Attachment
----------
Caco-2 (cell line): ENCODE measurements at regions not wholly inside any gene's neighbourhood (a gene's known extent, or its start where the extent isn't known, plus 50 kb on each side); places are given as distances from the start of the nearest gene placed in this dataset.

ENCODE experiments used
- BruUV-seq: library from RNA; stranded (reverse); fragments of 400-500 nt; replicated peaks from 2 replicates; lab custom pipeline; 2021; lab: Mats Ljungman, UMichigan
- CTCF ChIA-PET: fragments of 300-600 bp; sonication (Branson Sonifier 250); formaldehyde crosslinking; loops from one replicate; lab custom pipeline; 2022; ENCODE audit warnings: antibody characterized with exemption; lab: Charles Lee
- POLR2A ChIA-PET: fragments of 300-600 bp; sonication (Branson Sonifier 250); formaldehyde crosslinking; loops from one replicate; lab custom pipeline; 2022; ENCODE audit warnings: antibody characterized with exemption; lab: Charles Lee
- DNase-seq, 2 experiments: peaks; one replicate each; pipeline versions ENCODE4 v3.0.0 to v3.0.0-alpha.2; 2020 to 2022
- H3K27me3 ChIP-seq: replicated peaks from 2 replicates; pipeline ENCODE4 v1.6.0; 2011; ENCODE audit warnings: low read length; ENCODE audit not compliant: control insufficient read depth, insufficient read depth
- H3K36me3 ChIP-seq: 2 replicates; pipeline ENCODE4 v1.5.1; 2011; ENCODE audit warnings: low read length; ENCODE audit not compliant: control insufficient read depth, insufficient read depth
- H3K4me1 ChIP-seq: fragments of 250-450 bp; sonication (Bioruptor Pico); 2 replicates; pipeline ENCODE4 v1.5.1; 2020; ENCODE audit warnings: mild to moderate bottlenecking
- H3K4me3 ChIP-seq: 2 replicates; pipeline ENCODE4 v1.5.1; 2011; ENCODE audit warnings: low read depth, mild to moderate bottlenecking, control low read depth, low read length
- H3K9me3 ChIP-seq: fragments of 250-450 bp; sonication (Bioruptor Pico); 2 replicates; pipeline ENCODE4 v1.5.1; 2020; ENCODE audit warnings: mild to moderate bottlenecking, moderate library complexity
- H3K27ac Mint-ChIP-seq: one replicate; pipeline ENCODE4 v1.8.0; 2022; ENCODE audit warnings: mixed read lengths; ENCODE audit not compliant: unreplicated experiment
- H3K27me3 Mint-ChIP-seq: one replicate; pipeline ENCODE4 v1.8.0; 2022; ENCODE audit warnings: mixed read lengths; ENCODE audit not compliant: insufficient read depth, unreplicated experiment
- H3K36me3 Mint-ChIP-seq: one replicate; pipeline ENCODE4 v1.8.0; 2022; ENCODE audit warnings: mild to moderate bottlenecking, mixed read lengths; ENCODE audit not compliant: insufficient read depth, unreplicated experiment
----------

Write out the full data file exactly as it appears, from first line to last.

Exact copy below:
Caco-2 (cell line): ENCODE measurements at regions not wholly inside any gene's neighbourhood (a gene's known extent, or its start where the extent isn't known, plus 50 kb on each side); places are given as distances from the start of the nearest gene placed in this dataset.

ENCODE experiments used
- BruUV-seq: library from RNA; stranded (reverse); fragments of 400-500 nt; replicated peaks from 2 replicates; lab custom pipeline; 2021; lab: Mats Ljungman, UMichigan
- CTCF ChIA-PET: fragments of 300-600 bp; sonication (Branson Sonifier 250); formaldehyde crosslinking; loops from one replicate; lab custom pipeline; 2022; ENCODE audit warnings: antibody characterized with exemption; lab: Charles Lee
- POLR2A ChIA-PET: fragments of 300-600 bp; sonication (Branson Sonifier 250); formaldehyde crosslinking; loops from one replicate; lab custom pipeline; 2022; ENCODE audit warnings: antibody characterized with exemption; lab: Charles Lee
- DNase-seq, 2 experiments: peaks; one replicate each; pipeline versions ENCODE4 v3.0.0 to v3.0.0-alpha.2; 2020 to 2022
- H3K27me3 ChIP-seq: replicated peaks from 2 replicates; pipeline ENCODE4 v1.6.0; 2011; ENCODE audit warnings: low read length; ENCODE audit not compliant: control insufficient read depth, insufficient read depth
- H3K36me3 ChIP-seq: 2 replicates; pipeline ENCODE4 v1.5.1; 2011; ENCODE audit warnings: low read length; ENCODE audit not compliant: control insufficient read depth, insufficient read depth
- H3K4me1 ChIP-seq: fragments of 250-450 bp; sonication (Bioruptor Pico); 2 replicates; pipeline ENCODE4 v1.5.1; 2020; ENCODE audit warnings: mild to moderate bottlenecking
- H3K4me3 ChIP-seq: 2 replicates; pipeline ENCODE4 v1.5.1; 2011; ENCODE audit warnings: low read depth, mild to moderate bottlenecking, control low read depth, low read length
- H3K9me3 ChIP-seq: fragments of 250-450 bp; sonication (Bioruptor Pico); 2 replicates; pipeline ENCODE4 v1.5.1; 2020; ENCODE audit warnings: mild to moderate bottlenecking, moderate library complexity
- H3K27ac Mint-ChIP-seq: one replicate; pipeline ENCODE4 v1.8.0; 2022; ENCODE audit warnings: mixed read lengths; ENCODE audit not compliant: unreplicated experiment
- H3K27me3 Mint-ChIP-seq: one replicate; pipeline ENCODE4 v1.8.0; 2022; ENCODE audit warnings: mixed read lengths; ENCODE audit not compliant: insufficient read depth, unreplicated experiment
- H3K36me3 Mint-ChIP-seq: one replicate; pipeline ENCODE4 v1.8.0; 2022; ENCODE audit warnings: mild to moderate bottlenecking, mixed read lengths; ENCODE audit not compliant: insufficient read depth, unreplicated experiment